Robbie Bunge (PhD, AA), Ashwin Madgavkar (MBA/MS, GSB/E-IPER), Robert Heilmayr (PhD, E-IPER) and Prof. Peter Vitousek (Biology)
Ceres Imaging uses aerial spectral imagery to help farmers optimize water use and avoid excess application of nitrogen fertilization, which can cause unnecessary groundwater contamination, CO2 emissions, and unnecessary expense. Cameras that photograph both visible and invisible light are attached to crop dusters, other planes, or drones. Ceres' software processes the data and supplies farmers with actionable information in an affordable package.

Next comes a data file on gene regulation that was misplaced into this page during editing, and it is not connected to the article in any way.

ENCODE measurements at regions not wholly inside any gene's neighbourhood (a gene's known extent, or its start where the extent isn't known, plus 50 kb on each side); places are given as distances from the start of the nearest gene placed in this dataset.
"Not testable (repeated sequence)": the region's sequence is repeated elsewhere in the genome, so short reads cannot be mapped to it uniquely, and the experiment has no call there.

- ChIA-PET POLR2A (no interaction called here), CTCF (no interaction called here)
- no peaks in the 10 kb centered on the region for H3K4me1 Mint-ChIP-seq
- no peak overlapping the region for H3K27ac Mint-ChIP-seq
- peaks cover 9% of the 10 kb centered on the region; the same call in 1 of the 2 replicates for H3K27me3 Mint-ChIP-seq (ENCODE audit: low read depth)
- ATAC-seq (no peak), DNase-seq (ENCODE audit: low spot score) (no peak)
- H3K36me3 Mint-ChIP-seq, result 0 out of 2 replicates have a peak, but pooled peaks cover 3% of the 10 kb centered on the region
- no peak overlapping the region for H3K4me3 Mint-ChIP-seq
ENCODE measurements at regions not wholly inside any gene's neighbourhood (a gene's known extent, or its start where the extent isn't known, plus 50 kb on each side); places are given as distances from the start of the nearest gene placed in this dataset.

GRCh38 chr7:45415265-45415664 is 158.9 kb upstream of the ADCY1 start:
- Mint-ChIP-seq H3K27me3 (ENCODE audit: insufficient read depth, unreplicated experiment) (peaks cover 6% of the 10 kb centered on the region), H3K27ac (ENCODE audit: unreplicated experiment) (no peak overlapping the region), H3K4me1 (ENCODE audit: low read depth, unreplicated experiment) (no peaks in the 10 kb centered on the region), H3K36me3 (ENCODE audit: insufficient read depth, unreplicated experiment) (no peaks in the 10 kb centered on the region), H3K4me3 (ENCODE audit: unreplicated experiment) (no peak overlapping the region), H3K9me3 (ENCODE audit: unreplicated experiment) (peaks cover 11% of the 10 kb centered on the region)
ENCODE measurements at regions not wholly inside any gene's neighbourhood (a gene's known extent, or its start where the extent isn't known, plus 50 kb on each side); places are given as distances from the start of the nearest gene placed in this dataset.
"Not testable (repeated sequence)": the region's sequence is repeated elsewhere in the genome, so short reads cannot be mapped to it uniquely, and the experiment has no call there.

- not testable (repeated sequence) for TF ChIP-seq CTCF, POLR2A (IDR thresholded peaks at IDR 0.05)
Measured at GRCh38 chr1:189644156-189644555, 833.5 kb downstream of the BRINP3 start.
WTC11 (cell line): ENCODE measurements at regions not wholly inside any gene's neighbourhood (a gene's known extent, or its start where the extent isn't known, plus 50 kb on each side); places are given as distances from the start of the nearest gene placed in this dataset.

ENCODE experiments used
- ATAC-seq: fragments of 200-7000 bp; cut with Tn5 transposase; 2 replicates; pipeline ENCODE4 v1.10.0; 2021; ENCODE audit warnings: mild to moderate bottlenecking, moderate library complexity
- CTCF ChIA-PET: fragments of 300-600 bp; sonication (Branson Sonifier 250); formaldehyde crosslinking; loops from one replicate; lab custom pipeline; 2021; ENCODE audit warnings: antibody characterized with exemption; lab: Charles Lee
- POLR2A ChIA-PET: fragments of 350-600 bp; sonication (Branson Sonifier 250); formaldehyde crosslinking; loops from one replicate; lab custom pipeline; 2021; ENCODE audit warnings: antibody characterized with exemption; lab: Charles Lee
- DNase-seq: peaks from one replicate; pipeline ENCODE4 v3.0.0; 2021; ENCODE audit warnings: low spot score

The Innovation Transfer Grant supported the “Demeter” adaptation of the technology to help ranchers develop the best grazing plan based on available vegetation. The ranching application uses several different pieces of spectral information to calculate grass growth, grazing intensity, and water-retention capacity. The technology can be used to monitor and synchronize herd movement with natural rangeland recovery, which is the basis of holistic ranching. Pasture land accounts for 450 million acres in the United States and several billion acres globally. This represents a huge opportunity to save resources with an affordable service that could replace the energy intensive, inefficient, manual screening processes now used. Since receiving their TomKat Grant, Ceres has raised nearly $9 million in follow-on funding.
Ceres Imaging named to 2017 Energy Excelerator cohort February 2017